System Changer

The System Changer, developed under the code name Portofino (after the Redondo Beach hotel where the first design meeting was held), was introduced in 1983 just so Intellivision could be advertised as the system that played the most games.

Many people expressed amazement that the Intellivision's processor could emulate an Atari 2600. Well, it can't. The System Changer is itself simply an Atari 2600 clone -- essentially a 6507 processor, a TIA (Television Interface Adaptor) video/sound chip, and a 6532 RIOT chip (128 bytes RAM, I/O ports, and a general purpose timer). The System Changer only uses the Intellivision for its power supply and RF modulator.

(The Intellivision reads the System Changer as a game cartridge called M Network and actually draws an M Network title screen. With no cartridge in the System Changer -- hence no external video signal -- this title screen is displayed on the television. When a cartridge is plugged in, the external video signal takes over the RF modulator, displaying the output of the System Changer, instead.)

Although Atari threatened to sue, Mattel's lawyers concluded that it would be legal to clone 2600s since they contained all off-the-shelf hardware and no copyrightable software (as an Intellivision or Colecovision does). No lawsuit appeared, and clones started appearing from other companies.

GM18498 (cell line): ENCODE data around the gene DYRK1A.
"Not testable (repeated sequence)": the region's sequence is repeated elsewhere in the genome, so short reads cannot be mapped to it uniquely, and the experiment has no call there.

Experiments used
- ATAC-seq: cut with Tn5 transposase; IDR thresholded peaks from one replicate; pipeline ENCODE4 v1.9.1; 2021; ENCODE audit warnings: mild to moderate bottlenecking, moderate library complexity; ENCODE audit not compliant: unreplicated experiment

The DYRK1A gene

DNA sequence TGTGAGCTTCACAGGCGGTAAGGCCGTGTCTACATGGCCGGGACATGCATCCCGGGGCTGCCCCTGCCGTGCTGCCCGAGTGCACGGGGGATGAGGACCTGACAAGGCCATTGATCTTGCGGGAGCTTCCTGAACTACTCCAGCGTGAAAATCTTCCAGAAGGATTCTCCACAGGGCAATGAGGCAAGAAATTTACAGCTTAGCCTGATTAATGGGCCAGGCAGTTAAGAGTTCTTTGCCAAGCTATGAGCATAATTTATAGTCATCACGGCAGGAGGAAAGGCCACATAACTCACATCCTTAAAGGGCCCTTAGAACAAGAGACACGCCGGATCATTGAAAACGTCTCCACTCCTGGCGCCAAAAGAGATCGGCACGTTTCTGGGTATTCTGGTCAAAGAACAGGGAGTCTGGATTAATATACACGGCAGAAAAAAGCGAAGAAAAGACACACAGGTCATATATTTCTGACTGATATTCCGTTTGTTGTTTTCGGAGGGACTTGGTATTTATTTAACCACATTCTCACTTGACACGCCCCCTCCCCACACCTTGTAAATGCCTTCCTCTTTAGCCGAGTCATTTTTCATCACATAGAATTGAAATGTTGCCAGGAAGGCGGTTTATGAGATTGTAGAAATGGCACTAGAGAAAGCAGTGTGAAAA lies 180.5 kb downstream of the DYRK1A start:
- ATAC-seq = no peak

Don't bother opening a System Changer to read what the chips are. Instead of being housed in the familiar DIP (multi-pin) packages, the integrated circuits are soldered directly to the printed circuit board using microscopic wires, then protected with a blob of epoxy. This cost saving technique was also used in most of the later game cartridges.

The only problem was that the Intellivision doesn't have an external video input. The Intellivision II was designed with the System Changer in mind -- it can accept an external video signal on pin 2 of the cartridge port and pass it to the RF modulator.


Intellivision (and its clones -- the Tandyvision One, Sears Super Video Arcade, any of the INTV Master Components) requires a circuit-board modification. Mattel used to perform this modification for people who brought their units to a service center.

Following are the instructions used by the service centers for making the modification.


  • R23, 300 ohm 1/4W resistor
  • R24, 3K ohm 1/4W resistor


  • At the pad for R24 on the end that leads to Pin 1 of the RF modulator.
  • Cut the foil attached to J1, Pin
  • Cut the foil at the pad for R3 (22K ohm 1/4W resistor) that leads to Pin 1 of the modulator.


  • A 1N914 diode with .250" length of sleeving on the anode lead. Anode lead to the foil leading to Pin 1 of the modulator using the feedthrough hole on this trace. The cathode to the pad for C33 (the pad at the end of the foil leading to R3).
  • A 1N914 diode across the cut foil of 2.1 above, with the cathode to the pad for R24.
  • A 2" length of insulated jumper wire from the cathode of diode CR8 to the junction of the foil between R3 and R9.
  • A 6" length of coax, #RG174/U, stripped 1/4" at each end. Shrink sleeve insulate exposed braid on one end and solder center conductor to J1 Pin 2 (i.e. braid is not connected). Other end solder braid to ground foil at C33 and center conductor to cathode of new diode installed at 3.1.2 above.

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